Of course, if the concepts of release to production — and release itself — are called into question, so too is the role of operations. Netflix does not have a separate operations group for its cloud infrastructure — every developer is responsible for putting his or her code into production and is called when something breaks. Cockcroft has caused a bit of a ruckus in the cloud community by calling this “NoOps,” in contrast to “DevOps,” which many operations-focused folks feel is the future of large-scale cloud computing applications.
To my mind, the notion of fine-grained service in continuous deployment puts to rest the concept of a separate operations group responsible for putting applications into production and keeping them running. I believe Cockcroft is somewhat overstating the situation, as there are people tracking the service monitoring and ensuring that any performance and latency issues get addressed. The larger point is that the new model of applications requires a radical rethinking of application architectures, differing ways of moving fine-grained services through their individual lifecycle, differing ways of monitoring an “application,” and differing ways of ensuring robustness. As I said last week, cloud computing requires rebuilding enterprise IT for a completely new operating model.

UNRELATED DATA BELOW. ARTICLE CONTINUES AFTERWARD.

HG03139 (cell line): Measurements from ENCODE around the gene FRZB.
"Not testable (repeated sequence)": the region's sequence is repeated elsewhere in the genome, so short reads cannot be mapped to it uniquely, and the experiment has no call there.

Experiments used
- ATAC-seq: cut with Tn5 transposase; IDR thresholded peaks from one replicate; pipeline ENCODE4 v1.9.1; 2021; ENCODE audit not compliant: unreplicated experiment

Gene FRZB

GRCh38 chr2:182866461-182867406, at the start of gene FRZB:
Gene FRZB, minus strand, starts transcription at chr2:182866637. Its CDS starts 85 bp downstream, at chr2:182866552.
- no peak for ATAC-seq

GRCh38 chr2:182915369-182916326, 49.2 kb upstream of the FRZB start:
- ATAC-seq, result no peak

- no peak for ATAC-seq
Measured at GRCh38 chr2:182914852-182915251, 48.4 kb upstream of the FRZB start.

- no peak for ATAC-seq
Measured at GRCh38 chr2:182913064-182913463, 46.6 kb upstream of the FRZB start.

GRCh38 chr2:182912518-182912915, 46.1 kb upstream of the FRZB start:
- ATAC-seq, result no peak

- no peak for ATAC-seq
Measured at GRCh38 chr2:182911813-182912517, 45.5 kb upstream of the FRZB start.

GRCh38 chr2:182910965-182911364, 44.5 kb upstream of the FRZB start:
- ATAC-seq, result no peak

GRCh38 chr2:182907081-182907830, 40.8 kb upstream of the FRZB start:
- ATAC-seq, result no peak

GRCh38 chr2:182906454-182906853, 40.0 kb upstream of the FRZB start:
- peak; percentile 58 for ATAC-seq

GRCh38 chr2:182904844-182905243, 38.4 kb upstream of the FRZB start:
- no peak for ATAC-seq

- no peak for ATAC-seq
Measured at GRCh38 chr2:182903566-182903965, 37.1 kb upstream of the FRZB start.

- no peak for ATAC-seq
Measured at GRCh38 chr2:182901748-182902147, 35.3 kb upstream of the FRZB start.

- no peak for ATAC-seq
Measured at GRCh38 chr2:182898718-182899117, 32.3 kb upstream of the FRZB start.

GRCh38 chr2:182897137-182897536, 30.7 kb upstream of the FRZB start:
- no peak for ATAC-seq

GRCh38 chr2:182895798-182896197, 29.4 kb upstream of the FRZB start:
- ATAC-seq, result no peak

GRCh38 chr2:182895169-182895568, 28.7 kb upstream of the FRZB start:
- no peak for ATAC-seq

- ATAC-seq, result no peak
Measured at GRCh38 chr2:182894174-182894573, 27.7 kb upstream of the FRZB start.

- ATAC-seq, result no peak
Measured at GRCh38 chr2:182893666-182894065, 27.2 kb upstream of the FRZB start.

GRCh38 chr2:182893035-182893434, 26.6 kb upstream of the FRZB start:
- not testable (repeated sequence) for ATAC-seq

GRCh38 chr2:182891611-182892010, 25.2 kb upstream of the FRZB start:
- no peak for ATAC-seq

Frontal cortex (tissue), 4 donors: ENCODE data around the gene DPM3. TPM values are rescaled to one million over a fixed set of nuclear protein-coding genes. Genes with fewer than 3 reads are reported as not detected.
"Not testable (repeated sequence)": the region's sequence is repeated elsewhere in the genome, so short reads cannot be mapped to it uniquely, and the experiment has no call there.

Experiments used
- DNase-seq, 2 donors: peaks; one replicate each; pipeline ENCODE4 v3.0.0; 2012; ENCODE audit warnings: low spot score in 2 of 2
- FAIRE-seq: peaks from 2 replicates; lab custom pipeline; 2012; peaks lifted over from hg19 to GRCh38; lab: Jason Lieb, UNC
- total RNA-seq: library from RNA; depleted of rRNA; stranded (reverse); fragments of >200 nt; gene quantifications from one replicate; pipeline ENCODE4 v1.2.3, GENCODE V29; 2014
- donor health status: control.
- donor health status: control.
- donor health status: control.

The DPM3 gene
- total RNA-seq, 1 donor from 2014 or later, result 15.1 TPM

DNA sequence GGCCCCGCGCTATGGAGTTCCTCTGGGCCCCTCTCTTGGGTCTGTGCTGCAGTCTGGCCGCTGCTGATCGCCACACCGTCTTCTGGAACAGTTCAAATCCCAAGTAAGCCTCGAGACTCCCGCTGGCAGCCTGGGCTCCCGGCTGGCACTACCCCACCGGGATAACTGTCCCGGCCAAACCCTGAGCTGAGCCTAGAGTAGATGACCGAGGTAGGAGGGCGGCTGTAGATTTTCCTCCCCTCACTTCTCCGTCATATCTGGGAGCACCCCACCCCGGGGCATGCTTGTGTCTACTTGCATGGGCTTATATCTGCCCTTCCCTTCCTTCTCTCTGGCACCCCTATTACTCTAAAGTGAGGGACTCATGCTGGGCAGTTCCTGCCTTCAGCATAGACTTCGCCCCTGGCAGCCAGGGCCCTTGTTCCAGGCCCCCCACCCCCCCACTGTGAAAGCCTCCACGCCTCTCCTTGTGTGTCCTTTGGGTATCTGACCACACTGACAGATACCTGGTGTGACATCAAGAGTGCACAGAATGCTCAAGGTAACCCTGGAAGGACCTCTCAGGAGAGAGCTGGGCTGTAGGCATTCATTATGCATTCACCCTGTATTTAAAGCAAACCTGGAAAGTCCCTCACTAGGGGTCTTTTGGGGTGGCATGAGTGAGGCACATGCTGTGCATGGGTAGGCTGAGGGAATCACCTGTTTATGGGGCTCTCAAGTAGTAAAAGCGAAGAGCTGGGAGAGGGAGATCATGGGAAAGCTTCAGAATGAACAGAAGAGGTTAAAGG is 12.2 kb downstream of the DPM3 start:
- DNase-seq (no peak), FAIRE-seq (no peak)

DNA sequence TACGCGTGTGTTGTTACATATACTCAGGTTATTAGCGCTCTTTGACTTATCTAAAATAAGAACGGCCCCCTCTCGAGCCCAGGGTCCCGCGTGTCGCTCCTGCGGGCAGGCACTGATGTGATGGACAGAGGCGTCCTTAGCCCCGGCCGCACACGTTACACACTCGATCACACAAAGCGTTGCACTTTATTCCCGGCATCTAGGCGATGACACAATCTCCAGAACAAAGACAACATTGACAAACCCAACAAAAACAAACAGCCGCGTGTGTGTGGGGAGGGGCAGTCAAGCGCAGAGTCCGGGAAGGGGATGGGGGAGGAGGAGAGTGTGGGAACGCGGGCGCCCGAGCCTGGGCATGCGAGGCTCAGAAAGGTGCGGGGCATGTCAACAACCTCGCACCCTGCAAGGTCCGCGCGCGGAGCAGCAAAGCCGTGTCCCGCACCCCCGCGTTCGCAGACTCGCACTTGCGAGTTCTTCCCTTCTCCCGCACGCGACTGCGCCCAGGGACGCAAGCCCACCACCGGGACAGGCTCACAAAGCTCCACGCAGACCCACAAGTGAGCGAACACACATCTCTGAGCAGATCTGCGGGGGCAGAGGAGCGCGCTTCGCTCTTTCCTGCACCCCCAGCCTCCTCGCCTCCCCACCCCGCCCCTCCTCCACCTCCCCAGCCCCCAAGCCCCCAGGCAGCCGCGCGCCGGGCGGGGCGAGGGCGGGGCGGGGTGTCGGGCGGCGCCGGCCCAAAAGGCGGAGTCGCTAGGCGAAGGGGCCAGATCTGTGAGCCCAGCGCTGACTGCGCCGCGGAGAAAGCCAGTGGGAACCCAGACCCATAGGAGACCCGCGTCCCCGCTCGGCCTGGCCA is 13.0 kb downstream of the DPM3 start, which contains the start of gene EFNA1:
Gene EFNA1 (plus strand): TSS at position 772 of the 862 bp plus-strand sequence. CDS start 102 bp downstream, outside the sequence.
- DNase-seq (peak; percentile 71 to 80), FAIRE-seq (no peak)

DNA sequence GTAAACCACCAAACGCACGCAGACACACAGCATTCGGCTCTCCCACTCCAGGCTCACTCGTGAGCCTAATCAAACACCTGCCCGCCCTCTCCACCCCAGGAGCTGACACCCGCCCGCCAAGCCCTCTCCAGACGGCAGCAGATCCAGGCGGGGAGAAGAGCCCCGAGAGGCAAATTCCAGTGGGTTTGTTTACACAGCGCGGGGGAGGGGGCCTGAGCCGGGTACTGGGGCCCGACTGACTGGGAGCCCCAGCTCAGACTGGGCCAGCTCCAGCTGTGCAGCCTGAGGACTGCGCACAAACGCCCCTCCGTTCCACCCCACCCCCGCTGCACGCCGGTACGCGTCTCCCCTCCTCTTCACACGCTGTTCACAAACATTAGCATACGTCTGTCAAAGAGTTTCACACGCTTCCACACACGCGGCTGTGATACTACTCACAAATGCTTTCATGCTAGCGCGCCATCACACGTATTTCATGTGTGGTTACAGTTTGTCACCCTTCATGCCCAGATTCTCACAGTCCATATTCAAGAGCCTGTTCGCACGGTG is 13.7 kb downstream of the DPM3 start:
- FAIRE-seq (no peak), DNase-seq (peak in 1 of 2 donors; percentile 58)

Well, if all that is changing, how is security handled in the Netflix environment? Jason Chan’s presentation was eye-opening, to say the least. Chan has a long history in security. Before joining Netflix led the security team at VMware, so he knows whereof he speaks.
I found his perspective on security quite unusual for a “typical” security person. He led off by stressing that risk is the appropriate arbiter of what security practices should be implemented. Then he discussed how Netflix goes about implementing security. In light of Cockcroft’s presentation, it seems appropriate that Netflix creates services to implement common security measures. Developers can self-service under this model, which keeps them productive while ensuring that what is implemented meets security requirements. And it should come as no surprise that there is a “security monkey” to validate security practices within Netflix services.
Chan went on to note that using a public cloud environment poses challenges to the traditional methods of implementing security, but that overall, Netflix does not feel it has compromised its security by using AWS. The specifics of how Netflix has achieved its security stance are contained in Chan’s presentation, and reviewing it is well worth the time.
Perhaps the most interesting thing about Netflix is how it approached the overall proposition of using a cloud computing environment. It didn’t focus on how to make the cloud support their established application architectures and IT processes. Instead, it evaluated its applications and operations to understand how the new environment would affect the compute infrastructure and redesigned the applications to address that. If your organization is looking to aggressively move into cloud computing and is willing to examine what is required to truly leverage a cloud environment, the Netflix story is a critical example to understand.
Bernard Golden is the vice president of Enterprise Solutions for enStratus Networks, a cloud management software company. He is the author of three books on virtualization and cloud computing, including Virtualization for Dummies. Follow Bernard Golden on Twitter @bernardgolden. Follow everything from CIO.com on Twitter @CIOonline